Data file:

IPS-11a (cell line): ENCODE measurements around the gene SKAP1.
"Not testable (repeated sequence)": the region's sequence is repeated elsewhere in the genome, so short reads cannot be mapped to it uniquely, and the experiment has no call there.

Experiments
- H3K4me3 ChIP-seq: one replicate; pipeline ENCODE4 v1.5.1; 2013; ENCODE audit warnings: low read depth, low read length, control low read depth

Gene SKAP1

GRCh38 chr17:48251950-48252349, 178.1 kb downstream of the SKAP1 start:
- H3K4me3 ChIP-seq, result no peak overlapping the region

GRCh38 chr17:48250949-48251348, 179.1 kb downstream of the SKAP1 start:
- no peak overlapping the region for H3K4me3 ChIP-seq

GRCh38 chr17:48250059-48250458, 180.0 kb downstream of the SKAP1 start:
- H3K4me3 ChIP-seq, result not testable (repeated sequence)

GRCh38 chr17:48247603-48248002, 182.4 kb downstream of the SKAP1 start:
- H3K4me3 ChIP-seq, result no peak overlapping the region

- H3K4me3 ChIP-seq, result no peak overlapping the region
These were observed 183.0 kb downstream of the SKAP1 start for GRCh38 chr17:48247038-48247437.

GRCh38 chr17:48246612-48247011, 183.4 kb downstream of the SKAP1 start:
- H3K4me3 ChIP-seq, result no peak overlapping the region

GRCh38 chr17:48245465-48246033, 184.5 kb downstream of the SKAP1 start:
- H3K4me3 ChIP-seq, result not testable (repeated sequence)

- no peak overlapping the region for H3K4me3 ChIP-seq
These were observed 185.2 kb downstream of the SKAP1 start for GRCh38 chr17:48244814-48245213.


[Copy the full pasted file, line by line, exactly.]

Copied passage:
IPS-11a (cell line): ENCODE measurements around the gene SKAP1.
"Not testable (repeated sequence)": the region's sequence is repeated elsewhere in the genome, so short reads cannot be mapped to it uniquely, and the experiment has no call there.

Experiments
- H3K4me3 ChIP-seq: one replicate; pipeline ENCODE4 v1.5.1; 2013; ENCODE audit warnings: low read depth, low read length, control low read depth

Gene SKAP1

GRCh38 chr17:48251950-48252349, 178.1 kb downstream of the SKAP1 start:
- H3K4me3 ChIP-seq, result no peak overlapping the region

GRCh38 chr17:48250949-48251348, 179.1 kb downstream of the SKAP1 start:
- no peak overlapping the region for H3K4me3 ChIP-seq

GRCh38 chr17:48250059-48250458, 180.0 kb downstream of the SKAP1 start:
- H3K4me3 ChIP-seq, result not testable (repeated sequence)

GRCh38 chr17:48247603-48248002, 182.4 kb downstream of the SKAP1 start:
- H3K4me3 ChIP-seq, result no peak overlapping the region

- H3K4me3 ChIP-seq, result no peak overlapping the region
These were observed 183.0 kb downstream of the SKAP1 start for GRCh38 chr17:48247038-48247437.

GRCh38 chr17:48246612-48247011, 183.4 kb downstream of the SKAP1 start:
- H3K4me3 ChIP-seq, result no peak overlapping the region

GRCh38 chr17:48245465-48246033, 184.5 kb downstream of the SKAP1 start:
- H3K4me3 ChIP-seq, result not testable (repeated sequence)

- no peak overlapping the region for H3K4me3 ChIP-seq
These were observed 185.2 kb downstream of the SKAP1 start for GRCh38 chr17:48244814-48245213.